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Leadership in Law 2014: Angela G. Garcia

Senior associate, Carson Boxberger LLP, Fort Wayne • Indiana University Maurer School of Law, 2009

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15col-Garcia.jpg Angela G. Garcia (Photo/Steve Linsenmayer)

Angela G. Garcia has been practicing law in Fort Wayne for just four years, but she already has made an impact. She’s earned a reputation for producing quality legal work and finding practical solutions for clients. The corporate and business law attorney has restructured Carson Boxberger’s summer associate program and actively participated in creating the firm’s Women’s Initiative. Recognizing a responsibility to share what she is learning with others, Angie volunteers as a bench/bar mentor for law students at Indiana Tech Law School.

Angie is active in the community, working with Junior League of Fort Wayne, WOWnet and the YWCA, Northeast Indiana Inc.

Why practice in the area of law that you do?

My practice allows me to work with clients to create solutions – real, practical solutions that contribute to the success of their businesses.

What is the most important lesson you learned from your mentor?

“Always get better.”

And speaking of mentors, you serve as one at the Indiana Tech Law School. What is the value of having a law school in Fort Wayne?

Establishing a law school in Fort Wayne was an ambitious, bold initiative that has been a part of a greater, citywide movement to create a more prosperous and vibrant Fort Wayne. Among the law school’s faculty and students are Fort Wayne’s newest talent and future leaders. Over the past year, they have shown their commitment to making an immediate, positive impact in the community, and to be a part of Fort Wayne’s promising future.

What’s something about you not many people know?

I was born in Liberia, Africa.

If you couldn’t be a lawyer, what would you do for a living?

My response to this question changes frequently. Today, I would choose to be a screenwriter.

What civic cause is the most important to you?

Stopping violence against women.

What was the worst or most memorable job you had prior to becoming an attorney?

My most memorable job would be working in an upscale restaurant in Carmel, Ind. What I remember most fondly from this job are the people who I worked with – it was the most diverse group I have to date ever worked with, and it was wonderful to learn about their various life journeys.

What are some tips for achieving a work/life balance?

Accept that you can’t do it all. Decide what your priorities are and have the courage to stay focused on those priorities and not get weighed down by everything else.

What’s your guilty pleasure?

Mini corn dogs. And “Downton Abbey.”

Is there a moment in your career you wish you could do over?

No. I try to live without regret and look at my “less than positive” experiences as opportunities to learn and get better.

If you could meet and spend the day with one lawyer from history, who would it be and why?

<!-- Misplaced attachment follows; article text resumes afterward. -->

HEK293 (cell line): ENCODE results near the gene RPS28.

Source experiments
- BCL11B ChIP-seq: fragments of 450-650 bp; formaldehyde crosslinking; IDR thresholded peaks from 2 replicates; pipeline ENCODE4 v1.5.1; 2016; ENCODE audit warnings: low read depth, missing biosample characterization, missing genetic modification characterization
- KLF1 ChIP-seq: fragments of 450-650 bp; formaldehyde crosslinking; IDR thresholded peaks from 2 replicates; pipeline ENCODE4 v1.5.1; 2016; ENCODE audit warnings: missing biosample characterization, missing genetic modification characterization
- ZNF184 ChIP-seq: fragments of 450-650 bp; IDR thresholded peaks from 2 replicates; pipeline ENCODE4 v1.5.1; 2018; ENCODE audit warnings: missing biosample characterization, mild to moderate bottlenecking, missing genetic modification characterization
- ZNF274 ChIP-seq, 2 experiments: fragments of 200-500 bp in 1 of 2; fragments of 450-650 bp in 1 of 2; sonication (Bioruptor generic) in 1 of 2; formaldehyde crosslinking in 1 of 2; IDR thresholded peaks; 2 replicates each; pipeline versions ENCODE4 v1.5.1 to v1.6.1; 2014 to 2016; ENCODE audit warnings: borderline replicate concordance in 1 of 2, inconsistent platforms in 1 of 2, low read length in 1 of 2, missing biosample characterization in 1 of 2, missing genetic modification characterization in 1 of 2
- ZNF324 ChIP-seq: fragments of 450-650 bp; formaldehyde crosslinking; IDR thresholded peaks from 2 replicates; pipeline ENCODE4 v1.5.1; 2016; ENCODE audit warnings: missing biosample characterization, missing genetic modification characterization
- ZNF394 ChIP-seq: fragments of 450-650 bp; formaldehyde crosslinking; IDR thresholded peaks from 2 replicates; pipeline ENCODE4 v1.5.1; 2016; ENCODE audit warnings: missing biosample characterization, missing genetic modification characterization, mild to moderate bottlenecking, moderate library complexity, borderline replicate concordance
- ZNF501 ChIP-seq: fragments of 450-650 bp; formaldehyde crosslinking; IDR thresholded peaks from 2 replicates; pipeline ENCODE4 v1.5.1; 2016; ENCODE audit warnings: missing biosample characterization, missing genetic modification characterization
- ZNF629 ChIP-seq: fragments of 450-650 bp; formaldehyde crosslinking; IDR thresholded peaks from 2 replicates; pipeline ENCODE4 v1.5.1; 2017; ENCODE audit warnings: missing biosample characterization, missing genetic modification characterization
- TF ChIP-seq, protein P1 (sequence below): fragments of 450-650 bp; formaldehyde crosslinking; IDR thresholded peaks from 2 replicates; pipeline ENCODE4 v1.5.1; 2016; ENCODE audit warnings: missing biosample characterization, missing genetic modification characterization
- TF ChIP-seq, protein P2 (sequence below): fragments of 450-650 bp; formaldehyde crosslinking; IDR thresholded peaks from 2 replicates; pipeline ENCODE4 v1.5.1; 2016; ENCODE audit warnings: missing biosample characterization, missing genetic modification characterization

Abraham Lincoln. I respect that he was a self-taught lawyer, and I admire his passion for learning.

Who is your favorite fictional lawyer?

Atticus Finch.

What class do you wish you could have skipped in law school?

Income tax




 

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  • ADP Client District Manager
    Congratulations Angie on the recognition for your outstanding work in the community and at Carson Boxberger! Best Regards, Tammy

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  1. Based on several recent Indy Star articles, I would agree that being a case worker would be really hard. You would see the worst of humanity on a daily basis; and when things go wrong guess who gets blamed??!! Not biological parent!! Best of luck to those who entered that line of work.

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  3. Don't believe me, listen to Pacino: https://www.youtube.com/watch?v=z6bC9w9cH-M

  4. Law school is social control the goal to produce a social product. As such it began after the Revolution and has nearly ruined us to this day: "“Scarcely any political question arises in the United States which is not resolved, sooner or later, into a judicial question. Hence all parties are obliged to borrow, in their daily controversies, the ideas, and even the language, peculiar to judicial proceedings. As most public men [i.e., politicians] are, or have been, legal practitioners, they introduce the customs and technicalities of their profession into the management of public affairs. The jury extends this habitude to all classes. The language of the law thus becomes, in some measure, a vulgar tongue; the spirit of the law, which is produced in the schools and courts of justice, gradually penetrates beyond their walls into the bosom of society, where it descends to the lowest classes, so that at last the whole people contract the habits and the tastes of the judicial magistrate.” ? Alexis de Tocqueville, Democracy in America

  5. Attorney? Really? Or is it former attorney? Status with the Ind St Ct? Status with federal court, with SCOTUS? This is a legal newspaper, or should I look elsewhere?

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